Ed Gomez received his BFA from Arizona State University in 1999 and his MFA from the Otis College of Art and Design in 2003.  Mr. Gomez’s multi-disciplinary art practice revolves around the questioning of exhibition practices, institutional framework, and historical models of artistic production.

For further exploration on concepts related to the above project

Fluxus was a community of artists who experimented with different media and included artists such as Joseph Beuys, Yoko Ono, and Nam June Paik.

Skylar Haskard Untitled. 2006 (ongoing). FedEx boxes, tape, Castaway video, and participants. Photo credit: Ed Gomez.

Skylar Haskard is a multimedia artist based in Los Angeles. He graduated with a BFA from Glasgow School of Art in 2001 and an MFA from UCLA in 2003. He works in a variety of media, including sculpture, installation, and painting. Many of Haskard’s works are durational in practice, an act or performance which places emphasis on time as well as the object(s) created. Haskard has created multiple large-scale installations that examine the phenomenon of temporary dwellings as forms of marginalized architecture. He has exhibited his work at the 2008 California Biennial, Los Angeles Contemporary Exhibitions (LACE), and the National Museum of Norway, among other museums and galleries worldwide.

Haskard’s artwork for the 2006 Mexicali Biennial--Untitled, 2006-- was a temporary assemblage structure constructed with FedEx boxes and multi-colored duct tape. Throughout the installation process, which spanned several days, Haskard assembled and disassembled the work several times in different locations before settling on his final composition. Completing the installation just hours before the opening night reception, the boxes were used to fill in a missing segment of the front wall of the art space as well as an archway into the courtyard. The movie Cast Away (2000) was shown on a monitor with the VHS movie case placed on top during the opening night reception. Playing the video and showing the movie case functioned as a work/title label for his installation or a point of entry into the work. The work, constructed at La Casa de Tia Tina, an abandoned house-turned independent art gallery near the border in Mexicali, made a statement on the “castaway” architecture common along the border as well as in less wealthy areas of both Mexico and the Southwestern United States.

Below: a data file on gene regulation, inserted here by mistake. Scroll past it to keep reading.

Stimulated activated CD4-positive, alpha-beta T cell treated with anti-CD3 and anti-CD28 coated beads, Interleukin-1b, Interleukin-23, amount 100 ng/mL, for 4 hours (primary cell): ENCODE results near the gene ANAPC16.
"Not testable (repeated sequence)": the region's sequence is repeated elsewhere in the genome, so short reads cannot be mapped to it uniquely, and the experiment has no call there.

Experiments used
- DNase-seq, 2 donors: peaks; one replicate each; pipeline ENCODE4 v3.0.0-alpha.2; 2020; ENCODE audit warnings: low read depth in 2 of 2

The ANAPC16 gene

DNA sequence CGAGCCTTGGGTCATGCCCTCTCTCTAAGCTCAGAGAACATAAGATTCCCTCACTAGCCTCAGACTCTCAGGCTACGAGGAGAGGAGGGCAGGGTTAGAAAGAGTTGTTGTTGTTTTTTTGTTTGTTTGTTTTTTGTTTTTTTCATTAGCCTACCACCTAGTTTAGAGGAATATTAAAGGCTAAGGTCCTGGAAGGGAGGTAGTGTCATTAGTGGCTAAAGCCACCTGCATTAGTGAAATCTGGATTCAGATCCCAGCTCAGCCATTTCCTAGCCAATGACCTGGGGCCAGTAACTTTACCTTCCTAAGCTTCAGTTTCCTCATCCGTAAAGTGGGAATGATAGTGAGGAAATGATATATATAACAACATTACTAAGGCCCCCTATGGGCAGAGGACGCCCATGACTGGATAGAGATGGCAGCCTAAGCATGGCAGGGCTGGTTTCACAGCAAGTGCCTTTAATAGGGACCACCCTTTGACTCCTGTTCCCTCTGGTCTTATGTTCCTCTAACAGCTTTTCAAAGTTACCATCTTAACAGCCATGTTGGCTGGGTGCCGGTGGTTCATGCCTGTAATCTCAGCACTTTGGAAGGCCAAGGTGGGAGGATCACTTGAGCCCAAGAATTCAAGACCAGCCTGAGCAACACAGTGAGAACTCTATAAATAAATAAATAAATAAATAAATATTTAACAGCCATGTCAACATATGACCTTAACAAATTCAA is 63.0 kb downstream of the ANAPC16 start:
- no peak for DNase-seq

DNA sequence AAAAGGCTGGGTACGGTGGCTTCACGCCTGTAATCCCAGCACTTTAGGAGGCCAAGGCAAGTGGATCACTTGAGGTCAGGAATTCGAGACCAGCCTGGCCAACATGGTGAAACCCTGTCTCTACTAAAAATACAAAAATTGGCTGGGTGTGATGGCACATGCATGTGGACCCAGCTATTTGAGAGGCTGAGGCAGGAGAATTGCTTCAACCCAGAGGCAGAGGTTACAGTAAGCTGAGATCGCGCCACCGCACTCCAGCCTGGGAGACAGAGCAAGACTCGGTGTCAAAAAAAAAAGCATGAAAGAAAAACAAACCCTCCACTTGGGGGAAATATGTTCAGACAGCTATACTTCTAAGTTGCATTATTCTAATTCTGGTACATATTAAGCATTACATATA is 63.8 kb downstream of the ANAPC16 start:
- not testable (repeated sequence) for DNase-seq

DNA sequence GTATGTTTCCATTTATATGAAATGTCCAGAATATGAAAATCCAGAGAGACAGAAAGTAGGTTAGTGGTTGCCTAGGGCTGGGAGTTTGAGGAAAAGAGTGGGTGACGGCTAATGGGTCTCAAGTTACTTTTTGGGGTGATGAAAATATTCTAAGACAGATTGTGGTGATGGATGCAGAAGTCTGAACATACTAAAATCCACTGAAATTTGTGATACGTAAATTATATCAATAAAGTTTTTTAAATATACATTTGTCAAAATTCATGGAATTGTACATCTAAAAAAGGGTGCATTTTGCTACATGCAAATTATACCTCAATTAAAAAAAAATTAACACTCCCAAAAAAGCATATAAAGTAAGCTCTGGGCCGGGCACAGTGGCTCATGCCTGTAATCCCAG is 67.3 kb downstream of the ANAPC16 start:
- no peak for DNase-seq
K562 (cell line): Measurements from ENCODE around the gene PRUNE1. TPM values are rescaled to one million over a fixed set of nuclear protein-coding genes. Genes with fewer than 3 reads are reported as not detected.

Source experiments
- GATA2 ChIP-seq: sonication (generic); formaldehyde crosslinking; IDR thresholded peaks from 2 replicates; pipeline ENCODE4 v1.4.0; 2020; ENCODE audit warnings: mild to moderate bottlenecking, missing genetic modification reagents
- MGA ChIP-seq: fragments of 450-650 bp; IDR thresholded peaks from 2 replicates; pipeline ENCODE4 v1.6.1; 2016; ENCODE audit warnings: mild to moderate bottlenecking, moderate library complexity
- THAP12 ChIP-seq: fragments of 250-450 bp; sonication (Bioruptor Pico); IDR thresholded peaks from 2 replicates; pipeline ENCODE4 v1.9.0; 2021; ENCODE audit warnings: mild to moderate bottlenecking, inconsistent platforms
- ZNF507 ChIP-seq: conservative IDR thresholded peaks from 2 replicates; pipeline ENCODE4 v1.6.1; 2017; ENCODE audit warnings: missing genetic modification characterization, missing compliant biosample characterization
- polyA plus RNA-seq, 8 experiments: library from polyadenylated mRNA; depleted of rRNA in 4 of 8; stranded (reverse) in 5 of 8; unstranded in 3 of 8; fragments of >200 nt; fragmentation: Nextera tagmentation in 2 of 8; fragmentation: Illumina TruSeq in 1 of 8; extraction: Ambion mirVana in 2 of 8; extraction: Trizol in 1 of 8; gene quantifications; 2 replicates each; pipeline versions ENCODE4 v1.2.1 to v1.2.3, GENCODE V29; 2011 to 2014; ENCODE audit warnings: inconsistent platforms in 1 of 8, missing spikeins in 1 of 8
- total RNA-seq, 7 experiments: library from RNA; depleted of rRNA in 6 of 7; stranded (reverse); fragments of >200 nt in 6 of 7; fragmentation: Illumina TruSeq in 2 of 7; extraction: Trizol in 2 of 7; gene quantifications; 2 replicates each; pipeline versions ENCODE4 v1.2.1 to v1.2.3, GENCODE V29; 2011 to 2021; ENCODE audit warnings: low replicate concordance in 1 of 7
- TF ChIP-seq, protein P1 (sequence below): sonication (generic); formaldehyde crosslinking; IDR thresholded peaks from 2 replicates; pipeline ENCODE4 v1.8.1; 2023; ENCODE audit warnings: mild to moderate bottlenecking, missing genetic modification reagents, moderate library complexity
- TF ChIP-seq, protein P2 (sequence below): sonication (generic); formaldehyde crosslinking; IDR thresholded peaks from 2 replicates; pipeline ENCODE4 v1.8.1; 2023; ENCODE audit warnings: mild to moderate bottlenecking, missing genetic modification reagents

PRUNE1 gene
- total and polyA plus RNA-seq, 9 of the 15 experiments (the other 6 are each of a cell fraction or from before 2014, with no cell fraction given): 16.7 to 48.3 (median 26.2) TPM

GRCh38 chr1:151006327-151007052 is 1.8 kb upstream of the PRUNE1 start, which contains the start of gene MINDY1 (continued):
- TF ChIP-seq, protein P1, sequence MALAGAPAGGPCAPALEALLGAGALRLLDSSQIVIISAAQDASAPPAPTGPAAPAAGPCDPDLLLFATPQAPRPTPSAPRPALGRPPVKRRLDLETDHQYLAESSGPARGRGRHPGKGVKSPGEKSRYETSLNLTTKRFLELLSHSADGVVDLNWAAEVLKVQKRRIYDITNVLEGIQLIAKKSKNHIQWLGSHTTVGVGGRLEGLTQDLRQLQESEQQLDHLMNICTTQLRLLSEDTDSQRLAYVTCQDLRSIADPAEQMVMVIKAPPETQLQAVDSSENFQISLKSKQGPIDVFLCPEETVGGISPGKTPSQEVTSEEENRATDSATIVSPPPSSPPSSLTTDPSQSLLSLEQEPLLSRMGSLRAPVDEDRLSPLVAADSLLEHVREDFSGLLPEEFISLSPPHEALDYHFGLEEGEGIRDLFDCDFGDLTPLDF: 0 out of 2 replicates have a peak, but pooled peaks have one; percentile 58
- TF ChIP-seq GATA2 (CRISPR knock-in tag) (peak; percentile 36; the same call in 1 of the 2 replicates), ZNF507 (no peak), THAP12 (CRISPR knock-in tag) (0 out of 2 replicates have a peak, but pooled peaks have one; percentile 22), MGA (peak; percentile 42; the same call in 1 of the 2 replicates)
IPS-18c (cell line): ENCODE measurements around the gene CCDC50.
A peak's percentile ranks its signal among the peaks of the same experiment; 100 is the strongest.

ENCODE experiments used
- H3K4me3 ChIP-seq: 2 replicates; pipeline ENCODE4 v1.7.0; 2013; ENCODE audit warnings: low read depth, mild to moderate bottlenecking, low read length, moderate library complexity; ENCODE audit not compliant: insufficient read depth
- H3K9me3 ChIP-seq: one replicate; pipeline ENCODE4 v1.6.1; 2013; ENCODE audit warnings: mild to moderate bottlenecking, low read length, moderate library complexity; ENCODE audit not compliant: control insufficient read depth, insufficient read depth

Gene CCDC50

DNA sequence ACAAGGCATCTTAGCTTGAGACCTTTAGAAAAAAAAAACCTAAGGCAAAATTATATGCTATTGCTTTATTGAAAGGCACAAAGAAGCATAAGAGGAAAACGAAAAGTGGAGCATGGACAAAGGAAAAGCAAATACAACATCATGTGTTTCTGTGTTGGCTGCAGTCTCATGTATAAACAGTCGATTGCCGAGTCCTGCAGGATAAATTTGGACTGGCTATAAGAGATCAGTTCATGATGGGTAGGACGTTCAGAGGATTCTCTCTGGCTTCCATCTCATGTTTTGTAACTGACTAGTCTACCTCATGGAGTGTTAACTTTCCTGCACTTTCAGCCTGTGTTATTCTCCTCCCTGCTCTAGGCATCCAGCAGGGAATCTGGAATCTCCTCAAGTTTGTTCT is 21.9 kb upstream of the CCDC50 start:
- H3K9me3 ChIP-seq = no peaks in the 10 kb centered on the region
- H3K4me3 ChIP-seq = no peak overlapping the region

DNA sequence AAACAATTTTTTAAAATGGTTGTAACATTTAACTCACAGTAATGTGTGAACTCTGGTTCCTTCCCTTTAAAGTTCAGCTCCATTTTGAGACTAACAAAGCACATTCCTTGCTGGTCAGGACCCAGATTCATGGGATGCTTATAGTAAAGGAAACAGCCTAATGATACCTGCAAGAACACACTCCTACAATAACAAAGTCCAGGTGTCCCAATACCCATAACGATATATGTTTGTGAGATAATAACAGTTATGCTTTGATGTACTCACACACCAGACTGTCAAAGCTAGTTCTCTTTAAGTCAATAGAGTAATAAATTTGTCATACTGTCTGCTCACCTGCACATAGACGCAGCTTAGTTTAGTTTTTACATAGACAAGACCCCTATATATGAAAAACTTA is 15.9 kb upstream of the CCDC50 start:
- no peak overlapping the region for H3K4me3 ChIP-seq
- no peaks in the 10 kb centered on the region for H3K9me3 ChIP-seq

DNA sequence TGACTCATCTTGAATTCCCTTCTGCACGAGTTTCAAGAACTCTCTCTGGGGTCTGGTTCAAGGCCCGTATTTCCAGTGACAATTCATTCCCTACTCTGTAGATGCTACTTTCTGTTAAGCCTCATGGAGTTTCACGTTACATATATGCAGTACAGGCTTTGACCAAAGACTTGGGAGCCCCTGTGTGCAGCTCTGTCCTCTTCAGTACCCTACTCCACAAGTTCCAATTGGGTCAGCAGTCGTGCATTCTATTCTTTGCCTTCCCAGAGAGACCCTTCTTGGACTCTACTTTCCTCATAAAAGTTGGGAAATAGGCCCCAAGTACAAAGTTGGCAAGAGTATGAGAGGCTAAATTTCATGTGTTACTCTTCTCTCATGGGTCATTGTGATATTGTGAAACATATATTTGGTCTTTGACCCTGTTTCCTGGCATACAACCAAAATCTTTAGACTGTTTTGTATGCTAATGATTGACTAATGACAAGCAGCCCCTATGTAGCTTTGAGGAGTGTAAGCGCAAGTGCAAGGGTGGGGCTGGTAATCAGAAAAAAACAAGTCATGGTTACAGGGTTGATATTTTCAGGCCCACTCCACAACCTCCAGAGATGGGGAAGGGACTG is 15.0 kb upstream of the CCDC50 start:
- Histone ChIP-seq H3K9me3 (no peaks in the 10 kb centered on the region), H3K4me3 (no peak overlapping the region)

Haskard’s Untitled, 2006 makes both explicit and subtle use of the border as subject matter. His temporary structures echo the hasty creation of markers and walls along the U.S.-Mexico border, a built environment that changes frequently and is based on the two nations’ political climates. This construction functions as a makeshift border and allows the viewer to reflect on the ephemerality and futility of manufactured constructions. Untitled also references the fast-paced urban planning and housing development projects on both sides of the border, projects that often yield low-quality buildings. His project brings to mind art critic Rosalind Krauss’s seminal writing Sculpture in the Expanded Field in which she states, “in every case of the axiomatic [unquestionable] structures, there is some kind of intervention into the real space of architecture, sometimes through partial reconstruction.” 3 Haskard’s contribution to the long history of sculpture and architecture is humbly evident in the final act of his “building block Fed Ex boxes,” which were scavenged by the local art community and repurposed into a bar after the closing of the exhibition, complete with a poster of Emiliano Zapata.